How collectivism nearly killed the Pilgrims, and still keeps Native Americans in poverty

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No group in America has been more “helped” and “managed” by the federal government than Indians. Because of that, no group has done worse.
Homes on reservations are likely to lack electricity and indoor plumbing. There is serious alcoholism and drug abuse. A staggering number of American Indians are unemployed. Many commit suicide.

Thanksgiving Tragedy: Property rights saved the Pilgrims from starvation; a lack of property keeps Indians in poverty today

I know that seems weird, but before that first Thanksgiving, the Pilgrims nearly starved to death because they didn’t respect private property.

When they first arrived in Massachusetts, they acted like Bernie Sanders wants us to act. They farmed “collectively.” Pilgrims said, “We’ll grow food together and divide the harvest equally.”

Bad idea. Economists call this the “tragedy of the commons.” When everyone works “together,” some people don’t work very hard.

Likewise, when the crops were ready to eat, some grabbed extra food—sometimes picking corn at night, before it was fully ready. Teenagers were especially lazy and likely to steal the commune’s crops.

Pilgrims almost starved. Governor Bradford wrote in his diary, “So they began to think how they might raise as much corn as they could… that they might not still thus languish in misery.”

His answer: He divided the commune into parcels and assigned each Pilgrim his own property, or as Bradford put it, “set corn every man for his own particular. … Assigned every family a parcel of land.”

That simple change brought the Pilgrims so much plenty that they could share food with Indians. Bradford wrote that it “made all hands very industrious, so as much more corn was planted than otherwise would have been.”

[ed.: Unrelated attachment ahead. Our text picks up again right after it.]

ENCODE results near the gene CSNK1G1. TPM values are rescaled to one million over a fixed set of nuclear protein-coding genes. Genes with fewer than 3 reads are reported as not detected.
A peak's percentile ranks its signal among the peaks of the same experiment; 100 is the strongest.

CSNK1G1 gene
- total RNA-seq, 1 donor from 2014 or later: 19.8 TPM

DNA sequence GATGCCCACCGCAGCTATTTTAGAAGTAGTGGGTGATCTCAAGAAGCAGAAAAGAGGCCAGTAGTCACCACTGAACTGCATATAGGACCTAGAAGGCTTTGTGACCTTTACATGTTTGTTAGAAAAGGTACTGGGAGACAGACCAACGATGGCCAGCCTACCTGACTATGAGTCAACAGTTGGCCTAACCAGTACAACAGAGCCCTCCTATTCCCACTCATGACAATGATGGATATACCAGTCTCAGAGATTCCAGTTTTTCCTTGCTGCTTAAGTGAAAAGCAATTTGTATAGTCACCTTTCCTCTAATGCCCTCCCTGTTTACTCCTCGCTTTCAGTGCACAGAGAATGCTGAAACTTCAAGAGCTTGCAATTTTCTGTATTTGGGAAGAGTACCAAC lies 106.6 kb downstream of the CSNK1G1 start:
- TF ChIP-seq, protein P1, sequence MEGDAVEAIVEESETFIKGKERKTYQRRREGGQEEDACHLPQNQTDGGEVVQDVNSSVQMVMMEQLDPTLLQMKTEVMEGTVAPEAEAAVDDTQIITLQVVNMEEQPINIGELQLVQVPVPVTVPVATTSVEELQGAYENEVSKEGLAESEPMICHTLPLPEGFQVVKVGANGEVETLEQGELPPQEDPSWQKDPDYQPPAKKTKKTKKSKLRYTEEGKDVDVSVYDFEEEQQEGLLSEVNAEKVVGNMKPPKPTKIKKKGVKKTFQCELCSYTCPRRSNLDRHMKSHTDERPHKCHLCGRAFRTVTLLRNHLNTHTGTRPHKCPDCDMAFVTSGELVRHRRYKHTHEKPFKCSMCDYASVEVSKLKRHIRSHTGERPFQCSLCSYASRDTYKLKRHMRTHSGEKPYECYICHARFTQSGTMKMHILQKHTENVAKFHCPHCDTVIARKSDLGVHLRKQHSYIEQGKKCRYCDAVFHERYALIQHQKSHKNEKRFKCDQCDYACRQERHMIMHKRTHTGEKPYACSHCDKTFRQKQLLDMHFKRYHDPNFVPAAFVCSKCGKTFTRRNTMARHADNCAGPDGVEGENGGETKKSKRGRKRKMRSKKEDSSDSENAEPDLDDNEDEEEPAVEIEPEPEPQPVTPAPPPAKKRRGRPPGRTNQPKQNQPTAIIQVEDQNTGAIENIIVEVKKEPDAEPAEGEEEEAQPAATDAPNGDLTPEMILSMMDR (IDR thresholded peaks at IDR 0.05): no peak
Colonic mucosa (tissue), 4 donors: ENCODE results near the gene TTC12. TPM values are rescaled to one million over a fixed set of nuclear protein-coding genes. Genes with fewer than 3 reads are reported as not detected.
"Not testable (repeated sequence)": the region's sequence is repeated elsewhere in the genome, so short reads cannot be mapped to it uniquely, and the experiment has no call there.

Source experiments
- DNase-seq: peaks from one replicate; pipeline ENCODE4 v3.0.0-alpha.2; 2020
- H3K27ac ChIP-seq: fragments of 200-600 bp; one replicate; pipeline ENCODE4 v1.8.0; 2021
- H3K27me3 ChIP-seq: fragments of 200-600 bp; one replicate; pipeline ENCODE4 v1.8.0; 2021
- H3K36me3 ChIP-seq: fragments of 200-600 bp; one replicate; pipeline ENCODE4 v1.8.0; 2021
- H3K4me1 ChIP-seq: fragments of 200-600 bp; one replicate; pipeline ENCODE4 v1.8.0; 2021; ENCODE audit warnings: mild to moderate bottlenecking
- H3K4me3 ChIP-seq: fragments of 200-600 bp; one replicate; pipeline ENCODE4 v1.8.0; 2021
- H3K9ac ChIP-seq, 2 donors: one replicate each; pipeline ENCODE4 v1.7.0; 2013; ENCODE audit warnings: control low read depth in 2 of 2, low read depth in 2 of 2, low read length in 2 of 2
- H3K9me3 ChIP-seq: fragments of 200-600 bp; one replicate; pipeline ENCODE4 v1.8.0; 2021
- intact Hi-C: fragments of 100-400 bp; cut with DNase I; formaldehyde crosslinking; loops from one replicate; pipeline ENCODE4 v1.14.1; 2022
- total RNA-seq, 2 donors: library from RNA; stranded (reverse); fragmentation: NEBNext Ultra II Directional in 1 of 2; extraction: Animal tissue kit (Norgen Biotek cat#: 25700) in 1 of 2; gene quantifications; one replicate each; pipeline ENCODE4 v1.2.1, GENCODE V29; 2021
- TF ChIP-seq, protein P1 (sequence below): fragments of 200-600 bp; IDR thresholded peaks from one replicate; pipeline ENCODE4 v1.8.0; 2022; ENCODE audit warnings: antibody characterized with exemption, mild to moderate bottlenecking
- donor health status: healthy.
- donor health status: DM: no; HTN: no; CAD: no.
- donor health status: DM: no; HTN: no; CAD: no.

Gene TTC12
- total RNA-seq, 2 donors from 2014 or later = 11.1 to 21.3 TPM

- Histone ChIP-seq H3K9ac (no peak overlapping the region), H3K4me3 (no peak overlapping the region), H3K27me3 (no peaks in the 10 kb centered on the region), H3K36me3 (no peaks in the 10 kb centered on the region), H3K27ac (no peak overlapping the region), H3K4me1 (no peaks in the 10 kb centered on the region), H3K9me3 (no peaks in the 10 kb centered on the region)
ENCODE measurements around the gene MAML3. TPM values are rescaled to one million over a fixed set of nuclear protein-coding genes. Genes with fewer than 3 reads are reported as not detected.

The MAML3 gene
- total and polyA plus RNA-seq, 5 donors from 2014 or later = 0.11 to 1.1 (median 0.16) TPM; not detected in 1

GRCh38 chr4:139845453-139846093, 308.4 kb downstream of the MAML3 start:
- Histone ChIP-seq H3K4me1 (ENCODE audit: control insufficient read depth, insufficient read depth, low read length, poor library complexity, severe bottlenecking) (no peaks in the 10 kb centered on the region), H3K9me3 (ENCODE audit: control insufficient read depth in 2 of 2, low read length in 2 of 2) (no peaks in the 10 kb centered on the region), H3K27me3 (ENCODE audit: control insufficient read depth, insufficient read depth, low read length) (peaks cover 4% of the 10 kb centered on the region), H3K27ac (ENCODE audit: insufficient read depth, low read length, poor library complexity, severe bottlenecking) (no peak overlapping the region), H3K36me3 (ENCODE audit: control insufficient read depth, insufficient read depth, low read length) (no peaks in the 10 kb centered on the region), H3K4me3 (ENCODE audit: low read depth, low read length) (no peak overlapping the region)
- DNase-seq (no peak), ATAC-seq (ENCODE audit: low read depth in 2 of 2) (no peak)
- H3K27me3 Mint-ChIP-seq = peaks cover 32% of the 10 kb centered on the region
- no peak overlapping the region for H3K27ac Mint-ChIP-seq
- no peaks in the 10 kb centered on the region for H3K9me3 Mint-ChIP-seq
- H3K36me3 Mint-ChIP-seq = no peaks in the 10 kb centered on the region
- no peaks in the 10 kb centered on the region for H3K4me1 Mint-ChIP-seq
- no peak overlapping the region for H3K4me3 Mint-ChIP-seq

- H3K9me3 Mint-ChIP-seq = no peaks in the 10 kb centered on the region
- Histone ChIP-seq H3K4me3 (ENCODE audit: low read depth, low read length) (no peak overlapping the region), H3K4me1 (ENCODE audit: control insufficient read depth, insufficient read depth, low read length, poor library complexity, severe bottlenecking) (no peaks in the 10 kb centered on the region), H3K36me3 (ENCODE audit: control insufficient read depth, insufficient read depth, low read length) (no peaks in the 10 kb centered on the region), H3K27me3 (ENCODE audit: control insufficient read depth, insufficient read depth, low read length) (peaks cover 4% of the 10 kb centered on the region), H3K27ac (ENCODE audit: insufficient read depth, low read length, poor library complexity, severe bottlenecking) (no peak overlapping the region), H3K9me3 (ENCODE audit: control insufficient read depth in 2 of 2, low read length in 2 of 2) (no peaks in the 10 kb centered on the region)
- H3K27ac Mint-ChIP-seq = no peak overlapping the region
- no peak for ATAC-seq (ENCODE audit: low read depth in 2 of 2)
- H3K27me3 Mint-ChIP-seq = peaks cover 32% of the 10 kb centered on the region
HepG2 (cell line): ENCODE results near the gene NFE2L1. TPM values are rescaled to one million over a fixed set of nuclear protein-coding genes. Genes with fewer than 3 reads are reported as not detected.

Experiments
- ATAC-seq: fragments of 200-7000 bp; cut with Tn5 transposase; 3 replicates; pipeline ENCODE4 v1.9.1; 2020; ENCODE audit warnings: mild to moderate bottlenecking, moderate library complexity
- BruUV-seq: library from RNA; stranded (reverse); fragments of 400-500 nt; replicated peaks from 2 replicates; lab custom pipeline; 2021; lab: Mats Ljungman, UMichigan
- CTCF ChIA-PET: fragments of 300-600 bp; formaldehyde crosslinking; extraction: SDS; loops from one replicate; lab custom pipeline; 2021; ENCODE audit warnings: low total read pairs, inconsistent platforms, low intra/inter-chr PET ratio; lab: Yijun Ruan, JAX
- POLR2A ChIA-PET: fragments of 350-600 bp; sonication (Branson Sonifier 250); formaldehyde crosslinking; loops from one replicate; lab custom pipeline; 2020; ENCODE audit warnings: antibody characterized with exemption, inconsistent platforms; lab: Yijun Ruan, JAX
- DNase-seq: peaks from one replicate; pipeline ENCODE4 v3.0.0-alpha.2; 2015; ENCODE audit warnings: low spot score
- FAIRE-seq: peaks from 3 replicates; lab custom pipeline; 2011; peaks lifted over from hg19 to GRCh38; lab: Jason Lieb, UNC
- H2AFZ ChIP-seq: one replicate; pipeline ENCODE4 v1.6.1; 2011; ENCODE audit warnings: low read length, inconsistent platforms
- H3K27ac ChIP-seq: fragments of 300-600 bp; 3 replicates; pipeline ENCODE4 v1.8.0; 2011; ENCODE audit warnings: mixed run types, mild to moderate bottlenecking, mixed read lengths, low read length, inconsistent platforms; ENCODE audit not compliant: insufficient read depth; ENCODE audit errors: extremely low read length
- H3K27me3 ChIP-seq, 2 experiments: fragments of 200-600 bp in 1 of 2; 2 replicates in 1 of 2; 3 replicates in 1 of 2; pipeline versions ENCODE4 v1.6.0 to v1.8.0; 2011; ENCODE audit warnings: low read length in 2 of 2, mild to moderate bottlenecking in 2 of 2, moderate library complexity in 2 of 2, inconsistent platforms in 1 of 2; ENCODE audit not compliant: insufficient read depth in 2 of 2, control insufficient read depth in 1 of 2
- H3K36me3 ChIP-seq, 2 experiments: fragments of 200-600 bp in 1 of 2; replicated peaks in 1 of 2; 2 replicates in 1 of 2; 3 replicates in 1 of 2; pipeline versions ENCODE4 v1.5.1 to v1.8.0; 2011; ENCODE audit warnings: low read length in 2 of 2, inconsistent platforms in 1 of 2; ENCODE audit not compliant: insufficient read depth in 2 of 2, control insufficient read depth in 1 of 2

We see this principle at work all around us today. America is prosperous because private property is mostly respected, and people work hard to protect what they own. China rose out of poverty only when the Communist rulers finally allowed people to own property and keep profits from it.

But wait, you say, didn’t the Native Americans live communally? Isn’t that proof that socialism and collective property work?

No. It’s a myth that the Native Americans had no property rules. They had property—and European settlers should have treated those rules with respect.

Native American property rules varied. There wasn’t much point trying to establish private property in rocky hinterlands where no one traveled. But, writes Terry Anderson of the Property and Environment Research Center, “Private garden plots were common in the East, as were large community fields with plots assigned to individual families. Harvesting on each plot was done by the owning family, with the bounty stored in the family’s own storehouse.”

Today, however, many American Indians live in poverty. It’s not because Native Americans are lazy or irresponsible. When Indians are allowed to own their own land, they prosper. The laws of economics are the same for all people.